Rejection of Religious Discrimination Case Irks Gorsuch, Alito

Over a dissent from two justices Monday, the Supreme Court declined to take up the case of a utility worker who chose church over work on Good Friday and was promptly suspended.

A parishioner makes an offering after outdoor mass at St. Agnes, a Catholic church in San Diego, California, during the Covid-19 pandemic. (Courthouse News photo/Barbara Leonard)

WASHINGTON (CN) — Justices Neil Gorsuch and Samuel Alito balked Monday at their colleagues’ refusal to wade into a religious-discrimination case that could fortify the right to religious exercise.

“The only mistake here is of the court’s own making — and it is past time for the court to correct it,” Gorsuch wrote this morning, saying the court should have granted a writ of certiorari to Christian electrician Jason Small.

Explaining the case background, Gorsuch notes that Small had sought a religious accommodation when an on-the-job injury put the former electrician in a new job as a dispatcher at Memphis Light, Gas & Power. Because the new hours and mandatory overtime interfered with his ability to go to church on Sunday mornings, Small requested a temporary pay reduction until he could work out a new schedule.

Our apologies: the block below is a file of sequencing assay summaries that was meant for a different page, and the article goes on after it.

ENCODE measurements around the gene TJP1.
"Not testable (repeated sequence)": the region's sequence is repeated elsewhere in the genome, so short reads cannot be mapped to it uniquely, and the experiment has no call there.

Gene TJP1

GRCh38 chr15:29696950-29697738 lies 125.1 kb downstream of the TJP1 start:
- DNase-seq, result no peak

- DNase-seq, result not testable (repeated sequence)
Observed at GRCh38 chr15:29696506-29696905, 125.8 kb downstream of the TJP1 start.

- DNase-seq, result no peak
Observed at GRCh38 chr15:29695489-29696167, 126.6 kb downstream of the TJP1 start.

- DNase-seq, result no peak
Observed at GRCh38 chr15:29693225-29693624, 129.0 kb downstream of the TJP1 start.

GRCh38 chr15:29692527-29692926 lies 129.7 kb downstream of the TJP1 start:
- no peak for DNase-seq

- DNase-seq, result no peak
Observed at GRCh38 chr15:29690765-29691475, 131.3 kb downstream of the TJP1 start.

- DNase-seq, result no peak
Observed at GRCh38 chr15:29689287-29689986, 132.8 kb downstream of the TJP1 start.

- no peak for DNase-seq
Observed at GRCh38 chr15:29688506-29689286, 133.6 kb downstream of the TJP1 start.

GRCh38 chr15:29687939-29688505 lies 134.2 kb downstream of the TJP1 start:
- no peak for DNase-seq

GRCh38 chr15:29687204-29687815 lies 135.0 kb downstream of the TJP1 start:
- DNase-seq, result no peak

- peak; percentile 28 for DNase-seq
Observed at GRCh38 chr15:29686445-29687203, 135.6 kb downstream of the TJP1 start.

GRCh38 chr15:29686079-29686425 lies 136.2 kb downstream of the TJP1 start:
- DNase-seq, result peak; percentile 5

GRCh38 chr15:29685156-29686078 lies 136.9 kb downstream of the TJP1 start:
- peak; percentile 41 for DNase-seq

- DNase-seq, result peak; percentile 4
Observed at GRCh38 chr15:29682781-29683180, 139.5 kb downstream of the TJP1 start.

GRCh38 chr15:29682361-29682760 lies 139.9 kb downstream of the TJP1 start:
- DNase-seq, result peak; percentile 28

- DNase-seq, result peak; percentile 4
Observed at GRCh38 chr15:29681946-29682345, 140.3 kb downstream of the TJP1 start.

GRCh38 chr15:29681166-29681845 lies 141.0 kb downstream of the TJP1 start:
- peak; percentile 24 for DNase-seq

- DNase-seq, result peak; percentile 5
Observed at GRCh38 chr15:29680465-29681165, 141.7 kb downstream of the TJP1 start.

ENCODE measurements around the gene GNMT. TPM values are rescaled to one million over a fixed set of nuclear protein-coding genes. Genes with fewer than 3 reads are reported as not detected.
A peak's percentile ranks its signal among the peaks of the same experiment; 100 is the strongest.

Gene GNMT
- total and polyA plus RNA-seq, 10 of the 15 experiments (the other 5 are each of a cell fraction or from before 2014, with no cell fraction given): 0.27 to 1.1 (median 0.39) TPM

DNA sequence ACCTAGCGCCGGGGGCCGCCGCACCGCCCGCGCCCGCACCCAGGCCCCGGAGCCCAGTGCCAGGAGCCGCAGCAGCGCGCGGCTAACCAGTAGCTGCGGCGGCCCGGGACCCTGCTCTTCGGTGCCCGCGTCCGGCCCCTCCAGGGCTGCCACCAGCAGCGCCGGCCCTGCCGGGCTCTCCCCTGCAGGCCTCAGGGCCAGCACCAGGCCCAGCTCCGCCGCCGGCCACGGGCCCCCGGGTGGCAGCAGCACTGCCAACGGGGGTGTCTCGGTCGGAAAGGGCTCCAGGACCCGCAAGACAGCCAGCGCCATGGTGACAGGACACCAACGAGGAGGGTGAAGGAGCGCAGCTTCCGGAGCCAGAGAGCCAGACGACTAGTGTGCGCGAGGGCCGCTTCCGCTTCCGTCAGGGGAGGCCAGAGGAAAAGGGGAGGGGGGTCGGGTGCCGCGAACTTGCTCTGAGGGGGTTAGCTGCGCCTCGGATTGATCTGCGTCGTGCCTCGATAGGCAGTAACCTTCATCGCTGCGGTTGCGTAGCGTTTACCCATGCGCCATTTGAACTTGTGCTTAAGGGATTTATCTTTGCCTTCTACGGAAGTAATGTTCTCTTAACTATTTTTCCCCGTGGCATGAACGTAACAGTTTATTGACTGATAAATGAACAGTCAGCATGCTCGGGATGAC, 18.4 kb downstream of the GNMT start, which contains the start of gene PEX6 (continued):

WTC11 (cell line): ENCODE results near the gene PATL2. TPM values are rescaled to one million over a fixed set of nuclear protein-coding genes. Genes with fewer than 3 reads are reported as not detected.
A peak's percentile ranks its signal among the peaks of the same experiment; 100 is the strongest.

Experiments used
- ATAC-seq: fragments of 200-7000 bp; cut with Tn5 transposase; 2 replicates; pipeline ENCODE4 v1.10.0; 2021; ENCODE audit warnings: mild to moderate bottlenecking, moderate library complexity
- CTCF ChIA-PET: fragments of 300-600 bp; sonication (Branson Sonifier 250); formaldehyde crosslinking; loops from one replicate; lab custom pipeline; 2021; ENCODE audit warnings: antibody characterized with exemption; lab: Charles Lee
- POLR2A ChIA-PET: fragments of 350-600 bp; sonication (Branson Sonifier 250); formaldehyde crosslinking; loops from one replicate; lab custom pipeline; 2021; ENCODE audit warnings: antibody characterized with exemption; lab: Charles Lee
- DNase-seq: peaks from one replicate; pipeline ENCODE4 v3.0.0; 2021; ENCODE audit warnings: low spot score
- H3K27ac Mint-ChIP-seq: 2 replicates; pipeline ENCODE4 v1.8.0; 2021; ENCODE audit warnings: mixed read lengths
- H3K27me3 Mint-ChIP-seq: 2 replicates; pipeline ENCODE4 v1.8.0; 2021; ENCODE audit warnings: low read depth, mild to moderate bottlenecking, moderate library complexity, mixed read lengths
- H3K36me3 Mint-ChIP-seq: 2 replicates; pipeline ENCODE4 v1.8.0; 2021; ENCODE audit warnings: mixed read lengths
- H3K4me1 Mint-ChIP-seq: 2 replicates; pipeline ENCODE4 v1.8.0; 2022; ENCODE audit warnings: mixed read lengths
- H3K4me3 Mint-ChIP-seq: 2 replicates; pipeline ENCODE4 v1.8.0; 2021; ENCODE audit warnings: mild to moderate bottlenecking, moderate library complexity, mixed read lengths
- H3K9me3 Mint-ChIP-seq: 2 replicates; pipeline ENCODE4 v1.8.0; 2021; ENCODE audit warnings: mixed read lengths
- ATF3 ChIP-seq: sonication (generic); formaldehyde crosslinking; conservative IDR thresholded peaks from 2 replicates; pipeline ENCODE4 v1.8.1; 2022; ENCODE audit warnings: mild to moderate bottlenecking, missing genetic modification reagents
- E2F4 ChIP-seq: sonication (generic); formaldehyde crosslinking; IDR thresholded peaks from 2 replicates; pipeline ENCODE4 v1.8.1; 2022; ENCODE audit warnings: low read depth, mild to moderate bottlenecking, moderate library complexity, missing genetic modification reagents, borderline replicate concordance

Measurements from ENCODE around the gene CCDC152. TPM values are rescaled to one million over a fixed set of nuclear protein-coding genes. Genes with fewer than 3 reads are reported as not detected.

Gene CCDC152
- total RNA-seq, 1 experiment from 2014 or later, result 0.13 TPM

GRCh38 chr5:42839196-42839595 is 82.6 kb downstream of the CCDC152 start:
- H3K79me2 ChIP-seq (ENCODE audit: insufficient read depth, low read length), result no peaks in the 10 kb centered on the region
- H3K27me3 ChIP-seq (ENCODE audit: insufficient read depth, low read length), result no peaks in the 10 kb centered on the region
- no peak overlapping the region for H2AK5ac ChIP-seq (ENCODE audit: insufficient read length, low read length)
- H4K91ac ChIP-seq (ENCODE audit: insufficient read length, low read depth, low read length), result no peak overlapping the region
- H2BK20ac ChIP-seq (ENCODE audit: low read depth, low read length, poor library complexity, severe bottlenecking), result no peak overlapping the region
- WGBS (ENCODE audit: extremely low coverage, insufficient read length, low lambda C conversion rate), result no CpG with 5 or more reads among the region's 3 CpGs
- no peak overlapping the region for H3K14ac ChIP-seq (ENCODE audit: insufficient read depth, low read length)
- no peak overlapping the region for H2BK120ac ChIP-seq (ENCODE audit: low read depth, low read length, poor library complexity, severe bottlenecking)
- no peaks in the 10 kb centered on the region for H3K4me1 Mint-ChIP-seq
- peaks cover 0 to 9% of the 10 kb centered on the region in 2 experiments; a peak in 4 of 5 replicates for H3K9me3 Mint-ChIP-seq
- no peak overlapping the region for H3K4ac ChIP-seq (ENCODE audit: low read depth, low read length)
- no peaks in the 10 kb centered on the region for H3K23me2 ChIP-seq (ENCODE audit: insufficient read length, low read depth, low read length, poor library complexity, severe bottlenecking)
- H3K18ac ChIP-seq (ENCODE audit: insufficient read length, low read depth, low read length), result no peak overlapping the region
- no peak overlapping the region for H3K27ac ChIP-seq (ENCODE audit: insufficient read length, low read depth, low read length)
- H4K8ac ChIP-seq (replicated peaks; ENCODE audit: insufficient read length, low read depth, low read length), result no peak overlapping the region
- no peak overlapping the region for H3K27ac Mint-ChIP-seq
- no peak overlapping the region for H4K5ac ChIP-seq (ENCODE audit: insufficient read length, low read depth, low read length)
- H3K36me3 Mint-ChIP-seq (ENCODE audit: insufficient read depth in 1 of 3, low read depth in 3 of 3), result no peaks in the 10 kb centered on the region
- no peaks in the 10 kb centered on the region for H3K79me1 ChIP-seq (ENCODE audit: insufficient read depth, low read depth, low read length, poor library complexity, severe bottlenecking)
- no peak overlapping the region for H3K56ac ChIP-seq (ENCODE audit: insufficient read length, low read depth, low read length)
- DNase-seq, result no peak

The utility refused, however, and ultimately suspended Small when he took the day off on Good Friday even though it had denied his request for vacation time. Small alleged a violation of the federal anti-discrimination law known as Title VII, but Gorsuch notes that his case stumbled under Supreme Court precedent that “dramatically revised — really, undid — Title VII’s undue-hardship test.”

When the court announced what is known as the de minimis standard in the 1977 case Trans World Airlines Inc. v. Hardison, it essentially said that an employer could deny any accommodation that would inconvenience it by more than a trivial amount.

Gorsuch notes that Justice Marshall noted in dissent at the time that the de minimis cost test could not be reconciled with the “plain words” of Title VII, defies “simple English usage,” and “effectively nullif[ies]” the statute’s promise.

Today, meanwhile, the undue-hardship standard undergirds new civil rights laws like the Americans with Disabilities Act of 1990, the Uniformed Services Employment and Reemployment Rights Act, and the oft-sued but still-standing federal health care law known as the Affordable Care Act.

“With these developments, Title VII’s right to religious exercise has become the odd man out. Alone among comparable statutorily protected civil rights, an employer may dispense with it nearly at whim,” Gorsuch wrote, joined by Alito.

“As this case illustrates, even subpar employees may wind up receiving more favorable treatment than highly performing employees who seek only to attend church. And the anomalies do not end there.”

Gorsuch expressed puzzlement at the rejection of Small’s case.